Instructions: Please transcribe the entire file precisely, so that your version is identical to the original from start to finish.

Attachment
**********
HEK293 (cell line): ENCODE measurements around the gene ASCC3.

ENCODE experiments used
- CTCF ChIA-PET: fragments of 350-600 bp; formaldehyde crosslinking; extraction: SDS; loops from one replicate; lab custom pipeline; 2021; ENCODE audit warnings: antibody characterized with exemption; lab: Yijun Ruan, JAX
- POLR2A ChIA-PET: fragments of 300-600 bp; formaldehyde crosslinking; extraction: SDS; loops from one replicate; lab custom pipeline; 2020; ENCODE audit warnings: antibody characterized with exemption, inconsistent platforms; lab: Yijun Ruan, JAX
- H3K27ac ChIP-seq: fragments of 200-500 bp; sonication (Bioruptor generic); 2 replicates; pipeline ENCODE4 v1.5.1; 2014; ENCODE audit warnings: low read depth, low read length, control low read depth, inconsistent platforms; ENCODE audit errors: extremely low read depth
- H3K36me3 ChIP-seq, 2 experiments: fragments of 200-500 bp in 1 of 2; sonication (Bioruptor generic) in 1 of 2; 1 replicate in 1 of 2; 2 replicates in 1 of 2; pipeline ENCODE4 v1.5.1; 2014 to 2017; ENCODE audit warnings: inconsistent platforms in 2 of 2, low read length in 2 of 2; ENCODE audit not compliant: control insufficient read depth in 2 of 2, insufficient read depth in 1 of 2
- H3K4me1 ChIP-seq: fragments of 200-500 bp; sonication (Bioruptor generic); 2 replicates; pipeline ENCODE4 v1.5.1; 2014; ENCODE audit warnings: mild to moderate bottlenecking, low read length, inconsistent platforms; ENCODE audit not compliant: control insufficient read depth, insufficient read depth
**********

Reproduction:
HEK293 (cell line): ENCODE measurements around the gene ASCC3.

ENCODE experiments used
- CTCF ChIA-PET: fragments of 350-600 bp; formaldehyde crosslinking; extraction: SDS; loops from one replicate; lab custom pipeline; 2021; ENCODE audit warnings: antibody characterized with exemption; lab: Yijun Ruan, JAX
- POLR2A ChIA-PET: fragments of 300-600 bp; formaldehyde crosslinking; extraction: SDS; loops from one replicate; lab custom pipeline; 2020; ENCODE audit warnings: antibody characterized with exemption, inconsistent platforms; lab: Yijun Ruan, JAX
- H3K27ac ChIP-seq: fragments of 200-500 bp; sonication (Bioruptor generic); 2 replicates; pipeline ENCODE4 v1.5.1; 2014; ENCODE audit warnings: low read depth, low read length, control low read depth, inconsistent platforms; ENCODE audit errors: extremely low read depth
- H3K36me3 ChIP-seq, 2 experiments: fragments of 200-500 bp in 1 of 2; sonication (Bioruptor generic) in 1 of 2; 1 replicate in 1 of 2; 2 replicates in 1 of 2; pipeline ENCODE4 v1.5.1; 2014 to 2017; ENCODE audit warnings: inconsistent platforms in 2 of 2, low read length in 2 of 2; ENCODE audit not compliant: control insufficient read depth in 2 of 2, insufficient read depth in 1 of 2
- H3K4me1 ChIP-seq: fragments of 200-500 bp; sonication (Bioruptor generic); 2 replicates; pipeline ENCODE4 v1.5.1; 2014; ENCODE audit warnings: mild to moderate bottlenecking, low read length, inconsistent platforms; ENCODE audit not compliant: control insufficient read depth, insufficient read depth